Fourth, and the primary point of the book, the slide through the decades and centuries of the Constitution’s easy formulation that Congress declares wars to today’s reality of a powerful standing army and the decision for war in the hands of the president. With the potential need in this nuclear age to act decisively in minutes, a necessary shift. But so amenable to undemocratic actions meant to favor a president’s political position without proper regard for the costs of war.
In his conclusion, the author makes a point I’ve made many times here and Mr. Ricks and Andy Bacevich and others, that the All-volunteer Force makes war too easy. Not ever saying "all-volunteer force," Beschloss makes our argument very well in a single sentence: “With no military draft, Presidents who consider taking the nation into a major conflict in our own time may not feel so constrained as earlier leaders by fear that a widespread antiwar movement might erupt.”
John Byron is a retired Navy captain who comes ashore occasionally in Cocoa Beach, Florida
NTSB releases preliminary report on cause of fatal B-17 plane crash at Bradley International Airport
The National Transportation Safety Board released its preliminary report into the fatal crash of a B-17 bomber crash in Connecticut earlier this month.
Shortly after takeoff at 9:50 a.m. on Wednesday, Oct. 2, the pilot of the vintage WWII-era plane signaled to air traffic control at Bradley International Airport that he sought to land.
While America's forever wars continue to rage abroad, the streaming wars are starting to heat up at home.
On Monday, the Walt Disney Company announced that its brand new online streaming service, aptly titled Disney+, will launch an all-out assault on eyeballs around the world with an arsenal of your favorite content starting on November 12th. Marvel Cinematic Universe content! Star Wars content! Pixar content! Classic Disney animation content!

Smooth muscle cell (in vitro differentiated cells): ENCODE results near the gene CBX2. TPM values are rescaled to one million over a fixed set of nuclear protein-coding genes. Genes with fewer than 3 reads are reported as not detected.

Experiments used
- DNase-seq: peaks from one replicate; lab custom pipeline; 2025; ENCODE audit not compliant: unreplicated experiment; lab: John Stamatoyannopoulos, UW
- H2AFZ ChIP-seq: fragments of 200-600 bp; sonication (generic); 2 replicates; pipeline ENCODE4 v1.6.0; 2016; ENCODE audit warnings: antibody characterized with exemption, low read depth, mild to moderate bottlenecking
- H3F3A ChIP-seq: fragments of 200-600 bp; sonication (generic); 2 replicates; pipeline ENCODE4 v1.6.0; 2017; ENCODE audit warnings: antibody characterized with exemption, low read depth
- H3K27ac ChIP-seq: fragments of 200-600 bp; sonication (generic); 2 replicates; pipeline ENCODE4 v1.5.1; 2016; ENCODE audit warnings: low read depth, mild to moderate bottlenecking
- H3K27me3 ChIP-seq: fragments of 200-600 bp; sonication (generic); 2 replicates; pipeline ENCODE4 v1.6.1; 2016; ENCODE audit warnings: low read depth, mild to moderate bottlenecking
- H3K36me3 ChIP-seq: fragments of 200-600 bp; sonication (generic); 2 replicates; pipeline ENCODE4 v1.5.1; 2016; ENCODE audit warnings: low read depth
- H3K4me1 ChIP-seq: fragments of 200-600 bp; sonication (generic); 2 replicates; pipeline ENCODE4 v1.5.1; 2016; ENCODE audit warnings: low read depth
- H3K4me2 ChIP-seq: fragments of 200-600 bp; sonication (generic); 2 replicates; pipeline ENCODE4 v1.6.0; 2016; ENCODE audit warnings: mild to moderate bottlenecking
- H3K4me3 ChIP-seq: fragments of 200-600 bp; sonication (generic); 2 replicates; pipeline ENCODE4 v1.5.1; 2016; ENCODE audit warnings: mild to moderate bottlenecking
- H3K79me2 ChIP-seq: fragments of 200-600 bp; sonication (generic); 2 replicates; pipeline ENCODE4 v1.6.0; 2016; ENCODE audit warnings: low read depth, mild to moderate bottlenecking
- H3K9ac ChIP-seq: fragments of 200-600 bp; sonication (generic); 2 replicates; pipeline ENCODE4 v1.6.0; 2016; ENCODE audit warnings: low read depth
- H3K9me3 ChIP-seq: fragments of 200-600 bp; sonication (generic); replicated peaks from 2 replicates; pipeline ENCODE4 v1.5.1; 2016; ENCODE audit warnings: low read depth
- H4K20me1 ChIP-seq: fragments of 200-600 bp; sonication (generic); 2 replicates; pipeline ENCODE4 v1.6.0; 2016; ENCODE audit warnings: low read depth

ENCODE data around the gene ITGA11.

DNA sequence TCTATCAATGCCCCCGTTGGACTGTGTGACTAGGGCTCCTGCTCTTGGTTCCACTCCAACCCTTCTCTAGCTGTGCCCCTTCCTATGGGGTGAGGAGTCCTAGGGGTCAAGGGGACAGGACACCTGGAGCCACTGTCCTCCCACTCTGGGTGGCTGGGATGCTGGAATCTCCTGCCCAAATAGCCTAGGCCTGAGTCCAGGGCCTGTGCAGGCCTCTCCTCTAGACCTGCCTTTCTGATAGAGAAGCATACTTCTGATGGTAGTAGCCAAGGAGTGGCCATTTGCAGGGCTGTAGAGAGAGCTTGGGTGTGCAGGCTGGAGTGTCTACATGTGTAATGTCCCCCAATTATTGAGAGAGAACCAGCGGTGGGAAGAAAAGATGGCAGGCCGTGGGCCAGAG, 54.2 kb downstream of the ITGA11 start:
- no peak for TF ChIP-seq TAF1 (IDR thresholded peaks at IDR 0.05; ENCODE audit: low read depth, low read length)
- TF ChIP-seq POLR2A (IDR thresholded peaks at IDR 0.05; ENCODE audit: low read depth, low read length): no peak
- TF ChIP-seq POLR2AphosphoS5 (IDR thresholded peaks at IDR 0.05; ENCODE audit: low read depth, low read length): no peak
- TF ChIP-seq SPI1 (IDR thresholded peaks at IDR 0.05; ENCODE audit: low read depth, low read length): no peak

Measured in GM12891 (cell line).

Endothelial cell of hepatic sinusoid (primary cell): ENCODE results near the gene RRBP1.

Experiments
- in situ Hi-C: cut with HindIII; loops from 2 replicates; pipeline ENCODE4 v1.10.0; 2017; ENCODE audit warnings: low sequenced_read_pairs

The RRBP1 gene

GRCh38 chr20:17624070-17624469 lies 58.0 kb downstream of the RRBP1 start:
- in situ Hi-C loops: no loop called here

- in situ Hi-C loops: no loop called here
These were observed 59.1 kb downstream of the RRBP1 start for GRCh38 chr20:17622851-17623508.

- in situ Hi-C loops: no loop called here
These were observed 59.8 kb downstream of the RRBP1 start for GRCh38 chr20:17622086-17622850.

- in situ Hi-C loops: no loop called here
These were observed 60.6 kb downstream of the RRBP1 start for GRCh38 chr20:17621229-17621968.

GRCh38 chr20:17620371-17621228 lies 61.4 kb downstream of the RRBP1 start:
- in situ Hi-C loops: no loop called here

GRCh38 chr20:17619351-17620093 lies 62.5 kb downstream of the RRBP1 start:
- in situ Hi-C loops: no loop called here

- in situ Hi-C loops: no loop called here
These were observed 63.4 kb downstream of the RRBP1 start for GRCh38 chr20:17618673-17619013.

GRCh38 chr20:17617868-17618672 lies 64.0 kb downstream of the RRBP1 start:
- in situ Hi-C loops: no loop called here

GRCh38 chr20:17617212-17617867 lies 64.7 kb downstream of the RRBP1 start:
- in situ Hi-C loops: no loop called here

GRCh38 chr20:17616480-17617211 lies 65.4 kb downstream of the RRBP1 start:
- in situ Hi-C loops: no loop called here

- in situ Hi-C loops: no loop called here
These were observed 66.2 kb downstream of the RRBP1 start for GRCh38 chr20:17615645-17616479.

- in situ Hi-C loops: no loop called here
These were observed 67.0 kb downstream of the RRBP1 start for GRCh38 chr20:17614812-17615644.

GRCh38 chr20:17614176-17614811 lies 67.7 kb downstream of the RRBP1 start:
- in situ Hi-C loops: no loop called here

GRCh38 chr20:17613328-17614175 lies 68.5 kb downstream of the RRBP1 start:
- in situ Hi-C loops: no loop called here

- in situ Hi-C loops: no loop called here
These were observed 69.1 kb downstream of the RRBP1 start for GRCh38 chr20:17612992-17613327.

While the initial Disney+ content lineup looks like the most overpowered alliance since NATO, there's one addition of particular interest hidden in Disney's massive Twitter announcement, an elite strike force with a unique mission that stands ready to eliminate streaming enemies like Netflix and Hulu no matter where they may hide.
That's right, I'm talking about Operation Dumbo Drop — and no, I am not fucking around.
US officials reportedly considered pulling nuclear weapons out of Turkey, effectively ending the US-Turkey alliance
Editor's Note: This article originally appeared on Business Insider.
On Monday, The New York Times reported that U.S. officials were considering plans to move the U.S. nuclear arsenal from Inçirlik Air Base in Turkey.
This move would be likely to further deteriorate the tense relationship between the U.S. and Turkey, which has rapidly devolved as Turkey invaded northeastern Syria in assault on the Kurdish forces that fought ISIS alongside the U.S.
Soldiers are smoking a whole lot more weed if they happen to be stationed in or near a state where it's legal, and the Army has definitely noticed.
At nine Army bases in or near marijuana-friendly states, there has been a roughly 18% increase between 2017 and 2018 in positive drug tests for THC, or tetrahydrocannabinol, the principal psychoactive component in cannabis. For comparison, there has been a 5% increase in soldiers testing positive for THC across the entire Army.
Defense Secretary Mark Esper has confirmed that a nightmare scenario has come to pass: Captured ISIS fighters are escaping as a result of Turkey's invasion of Kurdish-held northeast Syria.
Turkey's incursion has led to "the release of many dangerous ISIS detainees," Esper said in a statement on Monday.